A few years passed, and I was sixteen. Along came Danielle. We left you, ol' buddy, and moved onto the couch so we could stretch out. Danielle had brown curls and freckles. She smelled of bubble gum and soap, and occasionally let me get to second base.

Then there was Sade. We were nineteen and living on our own for the first time. My parents gave us their old furniture. Hey, ottoman, do you remember our bachelor apartment? It was cramped and scented with Indian food from the restaurant below. Years after we moved out, your fabric still smelled like curry.

Lisa made me keep you in my "man cave," in our basement. Do you know what a man cave is? It's a manipulation tactic women use to keep everything they hate of yours in one place. She hated you, ottoman. I'm sorry to admit it.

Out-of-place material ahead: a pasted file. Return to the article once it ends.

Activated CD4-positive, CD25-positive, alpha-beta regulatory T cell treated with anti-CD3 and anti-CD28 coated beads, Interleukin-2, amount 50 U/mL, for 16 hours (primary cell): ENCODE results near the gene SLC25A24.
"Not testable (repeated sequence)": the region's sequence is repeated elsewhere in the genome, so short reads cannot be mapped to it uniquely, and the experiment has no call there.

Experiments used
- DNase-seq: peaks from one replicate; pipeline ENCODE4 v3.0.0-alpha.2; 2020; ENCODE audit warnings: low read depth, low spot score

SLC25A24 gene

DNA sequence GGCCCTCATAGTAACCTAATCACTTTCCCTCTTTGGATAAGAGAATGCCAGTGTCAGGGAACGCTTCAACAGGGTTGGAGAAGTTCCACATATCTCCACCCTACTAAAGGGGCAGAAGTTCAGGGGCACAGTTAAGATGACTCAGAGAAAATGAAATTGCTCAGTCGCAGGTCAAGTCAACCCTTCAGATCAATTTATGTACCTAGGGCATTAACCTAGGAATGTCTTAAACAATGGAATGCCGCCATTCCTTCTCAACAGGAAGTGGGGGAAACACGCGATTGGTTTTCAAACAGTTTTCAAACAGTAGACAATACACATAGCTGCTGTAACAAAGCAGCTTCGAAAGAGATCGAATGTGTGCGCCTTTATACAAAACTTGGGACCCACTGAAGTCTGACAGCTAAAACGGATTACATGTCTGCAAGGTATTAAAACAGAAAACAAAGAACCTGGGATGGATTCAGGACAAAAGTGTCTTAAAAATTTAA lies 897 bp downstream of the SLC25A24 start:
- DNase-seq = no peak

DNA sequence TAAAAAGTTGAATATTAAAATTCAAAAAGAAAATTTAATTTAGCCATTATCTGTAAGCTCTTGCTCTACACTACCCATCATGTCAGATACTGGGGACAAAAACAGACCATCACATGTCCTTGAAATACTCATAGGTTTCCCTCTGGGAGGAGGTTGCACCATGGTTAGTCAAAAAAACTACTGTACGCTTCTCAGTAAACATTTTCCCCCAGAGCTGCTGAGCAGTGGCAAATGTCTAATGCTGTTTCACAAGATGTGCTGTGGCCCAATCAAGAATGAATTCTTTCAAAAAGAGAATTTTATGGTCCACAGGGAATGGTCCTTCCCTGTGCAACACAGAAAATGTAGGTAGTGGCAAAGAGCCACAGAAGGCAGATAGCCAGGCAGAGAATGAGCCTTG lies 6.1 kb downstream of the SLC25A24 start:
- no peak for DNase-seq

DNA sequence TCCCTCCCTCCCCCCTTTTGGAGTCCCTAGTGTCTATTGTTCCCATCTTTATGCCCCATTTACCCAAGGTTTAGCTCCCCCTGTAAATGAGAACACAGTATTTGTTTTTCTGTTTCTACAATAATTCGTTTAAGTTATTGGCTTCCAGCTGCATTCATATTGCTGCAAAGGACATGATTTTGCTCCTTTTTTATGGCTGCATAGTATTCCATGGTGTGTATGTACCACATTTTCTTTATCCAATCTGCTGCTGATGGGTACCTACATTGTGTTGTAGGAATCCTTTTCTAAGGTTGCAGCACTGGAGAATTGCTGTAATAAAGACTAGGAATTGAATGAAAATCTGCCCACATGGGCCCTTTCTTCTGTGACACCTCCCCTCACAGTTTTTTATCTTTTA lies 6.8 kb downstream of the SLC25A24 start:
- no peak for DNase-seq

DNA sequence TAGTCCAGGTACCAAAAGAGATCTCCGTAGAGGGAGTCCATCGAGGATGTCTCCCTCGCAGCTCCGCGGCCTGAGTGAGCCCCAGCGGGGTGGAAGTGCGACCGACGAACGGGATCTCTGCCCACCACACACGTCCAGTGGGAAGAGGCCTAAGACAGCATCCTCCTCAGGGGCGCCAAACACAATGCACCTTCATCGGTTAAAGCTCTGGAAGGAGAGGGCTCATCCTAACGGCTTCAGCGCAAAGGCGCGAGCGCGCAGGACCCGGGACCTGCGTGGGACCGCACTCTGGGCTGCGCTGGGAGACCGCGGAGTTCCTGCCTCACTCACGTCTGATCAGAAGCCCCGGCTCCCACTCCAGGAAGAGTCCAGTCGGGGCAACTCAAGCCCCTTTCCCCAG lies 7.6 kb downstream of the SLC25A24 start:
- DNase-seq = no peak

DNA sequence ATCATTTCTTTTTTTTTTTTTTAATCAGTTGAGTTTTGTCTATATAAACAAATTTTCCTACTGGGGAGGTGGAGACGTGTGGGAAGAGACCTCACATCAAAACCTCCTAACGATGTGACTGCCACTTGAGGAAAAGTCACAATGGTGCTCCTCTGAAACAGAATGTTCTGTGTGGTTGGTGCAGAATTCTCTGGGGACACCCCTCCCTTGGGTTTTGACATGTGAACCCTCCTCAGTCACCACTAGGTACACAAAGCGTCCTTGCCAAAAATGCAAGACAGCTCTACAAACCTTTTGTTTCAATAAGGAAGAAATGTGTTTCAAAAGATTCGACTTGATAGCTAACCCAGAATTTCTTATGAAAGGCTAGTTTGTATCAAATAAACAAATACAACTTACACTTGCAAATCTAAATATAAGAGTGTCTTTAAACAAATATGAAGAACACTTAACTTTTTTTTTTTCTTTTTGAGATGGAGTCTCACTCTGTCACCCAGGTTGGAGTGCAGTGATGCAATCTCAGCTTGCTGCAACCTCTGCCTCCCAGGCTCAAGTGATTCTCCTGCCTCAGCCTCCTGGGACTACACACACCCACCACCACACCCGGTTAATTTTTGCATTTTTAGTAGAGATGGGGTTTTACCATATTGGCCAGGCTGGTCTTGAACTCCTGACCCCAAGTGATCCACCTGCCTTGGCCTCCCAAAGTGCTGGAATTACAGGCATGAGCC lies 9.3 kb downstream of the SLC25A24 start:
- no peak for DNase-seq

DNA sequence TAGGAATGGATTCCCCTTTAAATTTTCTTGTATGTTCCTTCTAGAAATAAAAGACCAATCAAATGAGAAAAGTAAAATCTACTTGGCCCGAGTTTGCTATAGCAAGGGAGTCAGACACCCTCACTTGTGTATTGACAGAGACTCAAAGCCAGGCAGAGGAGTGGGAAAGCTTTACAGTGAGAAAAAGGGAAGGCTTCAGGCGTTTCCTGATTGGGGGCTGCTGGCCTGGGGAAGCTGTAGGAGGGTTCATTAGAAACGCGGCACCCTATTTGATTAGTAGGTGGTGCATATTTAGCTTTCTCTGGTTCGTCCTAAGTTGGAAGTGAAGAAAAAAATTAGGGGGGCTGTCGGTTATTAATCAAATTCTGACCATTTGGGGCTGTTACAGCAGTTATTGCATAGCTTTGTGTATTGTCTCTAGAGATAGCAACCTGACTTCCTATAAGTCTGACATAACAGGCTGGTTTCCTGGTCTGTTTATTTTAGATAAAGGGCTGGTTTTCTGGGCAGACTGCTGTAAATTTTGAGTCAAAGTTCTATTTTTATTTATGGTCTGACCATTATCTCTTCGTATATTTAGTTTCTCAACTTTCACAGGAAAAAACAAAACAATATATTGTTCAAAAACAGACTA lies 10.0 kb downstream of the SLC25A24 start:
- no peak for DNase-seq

But if Lisa loaded the gun, then my wife, Jenn was the one who fired it. 

Yesterday, I found you out here by the curb. "It's hideous," she said by way of explanation. And there was no discussion, no pleading from my end. Did I give you up too easily, ottoman? After all we've been through?

I can hear the garbage truck rumbling up the street. It's almost time. Goodbye, old friend. Rest in peace.

Friday, September 2, 2011

Casual Fridays: Summer Lovin'

Oh, Summer, you are leaving us soon, aren't you? Here are some things I will miss about you when you go: 

Garage sales
Flip flops
Farmer's markets and fresh fruits
People sitting on porches in the evenings 
Not thinking twice about walking home
Unruly wildflowers growing by the side of the road 
Afternoons on a patio having a cold one with friends  
Being able to head outside without having to first remember to grab: coat, hat, boots, mitts, scarf. (ugh!)   

What about you? What will you miss about summer when she's gone? 

Have a bittersweet weekend, story makers. See you back here on Monday.